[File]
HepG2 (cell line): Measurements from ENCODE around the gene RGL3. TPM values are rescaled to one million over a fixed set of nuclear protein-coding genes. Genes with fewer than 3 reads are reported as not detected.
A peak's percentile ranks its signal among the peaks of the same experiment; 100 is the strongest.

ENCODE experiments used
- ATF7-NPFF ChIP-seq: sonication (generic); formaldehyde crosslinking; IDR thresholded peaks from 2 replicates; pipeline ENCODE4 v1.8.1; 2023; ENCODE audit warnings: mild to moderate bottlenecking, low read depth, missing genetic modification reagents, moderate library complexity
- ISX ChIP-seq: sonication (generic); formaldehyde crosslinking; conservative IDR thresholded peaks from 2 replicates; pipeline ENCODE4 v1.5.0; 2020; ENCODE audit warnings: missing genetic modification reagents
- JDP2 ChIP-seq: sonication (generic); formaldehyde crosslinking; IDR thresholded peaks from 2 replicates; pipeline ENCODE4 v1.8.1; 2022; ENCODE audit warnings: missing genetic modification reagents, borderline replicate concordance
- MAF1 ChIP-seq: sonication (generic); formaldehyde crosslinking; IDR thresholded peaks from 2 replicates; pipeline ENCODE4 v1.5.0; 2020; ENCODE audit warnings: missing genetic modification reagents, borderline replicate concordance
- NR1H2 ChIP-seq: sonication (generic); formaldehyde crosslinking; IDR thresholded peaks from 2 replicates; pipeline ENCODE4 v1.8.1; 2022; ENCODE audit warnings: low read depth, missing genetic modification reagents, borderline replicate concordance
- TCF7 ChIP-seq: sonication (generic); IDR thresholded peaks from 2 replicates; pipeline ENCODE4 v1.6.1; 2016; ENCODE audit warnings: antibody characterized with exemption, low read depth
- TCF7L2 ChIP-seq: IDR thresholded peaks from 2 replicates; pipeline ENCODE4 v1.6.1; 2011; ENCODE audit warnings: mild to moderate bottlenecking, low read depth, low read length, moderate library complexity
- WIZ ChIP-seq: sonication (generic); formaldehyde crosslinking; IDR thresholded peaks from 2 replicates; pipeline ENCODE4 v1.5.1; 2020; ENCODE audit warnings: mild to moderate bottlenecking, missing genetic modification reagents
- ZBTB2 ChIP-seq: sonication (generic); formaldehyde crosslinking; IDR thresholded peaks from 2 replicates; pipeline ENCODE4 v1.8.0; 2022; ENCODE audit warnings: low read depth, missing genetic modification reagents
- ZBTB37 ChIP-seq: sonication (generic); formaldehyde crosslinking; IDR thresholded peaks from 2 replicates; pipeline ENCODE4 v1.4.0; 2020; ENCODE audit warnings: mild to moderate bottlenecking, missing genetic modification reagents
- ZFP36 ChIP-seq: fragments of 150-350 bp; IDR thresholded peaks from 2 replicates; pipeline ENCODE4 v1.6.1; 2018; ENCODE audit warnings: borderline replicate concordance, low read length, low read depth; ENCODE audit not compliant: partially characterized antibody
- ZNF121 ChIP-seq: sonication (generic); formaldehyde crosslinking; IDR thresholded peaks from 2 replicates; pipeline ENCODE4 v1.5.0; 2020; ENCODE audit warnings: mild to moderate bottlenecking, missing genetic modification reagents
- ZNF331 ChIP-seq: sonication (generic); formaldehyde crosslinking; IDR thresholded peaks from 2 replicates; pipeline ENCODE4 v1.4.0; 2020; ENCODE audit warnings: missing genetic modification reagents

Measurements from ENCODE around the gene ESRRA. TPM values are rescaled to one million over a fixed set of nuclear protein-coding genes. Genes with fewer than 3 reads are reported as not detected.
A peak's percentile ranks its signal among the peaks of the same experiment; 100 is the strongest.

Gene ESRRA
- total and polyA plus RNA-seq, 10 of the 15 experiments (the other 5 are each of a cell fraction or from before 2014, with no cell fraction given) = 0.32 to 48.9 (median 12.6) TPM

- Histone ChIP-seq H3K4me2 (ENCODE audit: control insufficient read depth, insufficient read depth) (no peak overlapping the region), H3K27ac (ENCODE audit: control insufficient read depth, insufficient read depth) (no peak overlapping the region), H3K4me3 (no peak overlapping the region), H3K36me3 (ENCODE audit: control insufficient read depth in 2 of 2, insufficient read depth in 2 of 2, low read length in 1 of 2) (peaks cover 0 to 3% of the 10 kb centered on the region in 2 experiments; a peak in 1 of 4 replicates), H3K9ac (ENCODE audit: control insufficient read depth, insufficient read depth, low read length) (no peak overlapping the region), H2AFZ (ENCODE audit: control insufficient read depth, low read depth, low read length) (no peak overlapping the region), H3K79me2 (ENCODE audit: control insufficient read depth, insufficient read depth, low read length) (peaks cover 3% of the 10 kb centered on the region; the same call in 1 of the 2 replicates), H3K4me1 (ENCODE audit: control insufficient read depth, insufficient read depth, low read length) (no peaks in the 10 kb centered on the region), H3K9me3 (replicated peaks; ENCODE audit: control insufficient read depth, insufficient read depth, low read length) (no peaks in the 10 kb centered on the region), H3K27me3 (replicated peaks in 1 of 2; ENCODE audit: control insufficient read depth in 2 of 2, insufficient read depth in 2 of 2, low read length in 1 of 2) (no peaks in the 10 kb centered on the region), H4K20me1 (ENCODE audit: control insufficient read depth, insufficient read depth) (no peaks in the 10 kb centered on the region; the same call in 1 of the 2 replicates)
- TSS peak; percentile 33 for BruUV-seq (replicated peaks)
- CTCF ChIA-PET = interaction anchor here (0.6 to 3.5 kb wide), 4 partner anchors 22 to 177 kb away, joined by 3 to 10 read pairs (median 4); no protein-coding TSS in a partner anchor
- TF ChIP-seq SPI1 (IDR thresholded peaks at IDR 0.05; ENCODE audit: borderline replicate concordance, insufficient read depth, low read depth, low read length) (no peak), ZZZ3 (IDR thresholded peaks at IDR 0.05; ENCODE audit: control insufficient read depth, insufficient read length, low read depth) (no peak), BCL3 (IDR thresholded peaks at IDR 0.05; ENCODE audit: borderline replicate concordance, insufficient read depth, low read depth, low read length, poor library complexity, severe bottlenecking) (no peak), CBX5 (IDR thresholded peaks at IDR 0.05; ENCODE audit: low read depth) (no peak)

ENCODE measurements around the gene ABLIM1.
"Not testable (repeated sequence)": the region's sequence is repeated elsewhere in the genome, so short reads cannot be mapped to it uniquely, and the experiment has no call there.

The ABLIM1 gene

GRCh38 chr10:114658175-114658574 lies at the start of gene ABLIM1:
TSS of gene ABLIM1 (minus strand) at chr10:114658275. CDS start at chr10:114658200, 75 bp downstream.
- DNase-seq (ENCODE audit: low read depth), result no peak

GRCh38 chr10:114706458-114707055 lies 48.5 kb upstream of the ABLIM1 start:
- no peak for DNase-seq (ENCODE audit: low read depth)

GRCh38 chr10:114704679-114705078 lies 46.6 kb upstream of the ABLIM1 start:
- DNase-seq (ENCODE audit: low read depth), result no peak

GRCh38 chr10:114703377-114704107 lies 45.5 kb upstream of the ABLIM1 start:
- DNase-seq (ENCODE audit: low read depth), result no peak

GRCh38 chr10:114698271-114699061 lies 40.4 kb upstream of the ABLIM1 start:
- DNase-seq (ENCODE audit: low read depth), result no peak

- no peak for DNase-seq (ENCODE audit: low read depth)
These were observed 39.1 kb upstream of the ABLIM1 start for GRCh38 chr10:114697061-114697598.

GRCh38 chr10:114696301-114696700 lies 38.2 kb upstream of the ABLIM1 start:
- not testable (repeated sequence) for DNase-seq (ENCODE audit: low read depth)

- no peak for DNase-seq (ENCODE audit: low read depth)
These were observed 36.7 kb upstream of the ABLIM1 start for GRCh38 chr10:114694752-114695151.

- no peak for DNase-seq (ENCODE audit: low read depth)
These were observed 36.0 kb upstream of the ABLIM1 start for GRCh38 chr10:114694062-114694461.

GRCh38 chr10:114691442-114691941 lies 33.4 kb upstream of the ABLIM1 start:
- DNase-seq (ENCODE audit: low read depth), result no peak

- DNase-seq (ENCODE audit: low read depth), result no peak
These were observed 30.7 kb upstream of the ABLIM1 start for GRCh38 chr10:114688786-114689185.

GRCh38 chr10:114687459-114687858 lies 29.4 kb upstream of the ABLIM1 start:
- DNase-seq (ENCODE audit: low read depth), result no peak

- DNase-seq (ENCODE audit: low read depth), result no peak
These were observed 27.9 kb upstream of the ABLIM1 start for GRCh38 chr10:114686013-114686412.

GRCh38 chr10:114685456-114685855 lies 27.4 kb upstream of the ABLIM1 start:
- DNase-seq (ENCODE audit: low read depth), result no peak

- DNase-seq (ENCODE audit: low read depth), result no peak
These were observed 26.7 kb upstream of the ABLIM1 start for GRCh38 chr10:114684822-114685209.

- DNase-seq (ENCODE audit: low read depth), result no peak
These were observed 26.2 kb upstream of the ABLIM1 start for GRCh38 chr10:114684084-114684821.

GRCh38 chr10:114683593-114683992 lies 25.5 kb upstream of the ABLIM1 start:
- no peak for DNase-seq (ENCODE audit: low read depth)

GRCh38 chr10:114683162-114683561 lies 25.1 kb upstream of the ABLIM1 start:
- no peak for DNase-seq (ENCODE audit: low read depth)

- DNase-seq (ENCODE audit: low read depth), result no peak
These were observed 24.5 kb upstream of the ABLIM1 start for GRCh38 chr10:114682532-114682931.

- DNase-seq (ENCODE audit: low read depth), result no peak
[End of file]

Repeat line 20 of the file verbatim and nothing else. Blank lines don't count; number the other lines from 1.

- total and polyA plus RNA-seq, 10 of the 15 experiments (the other 5 are each of a cell fraction or from before 2014, with no cell fraction given) = 0.32 to 48.9 (median 12.6) TPM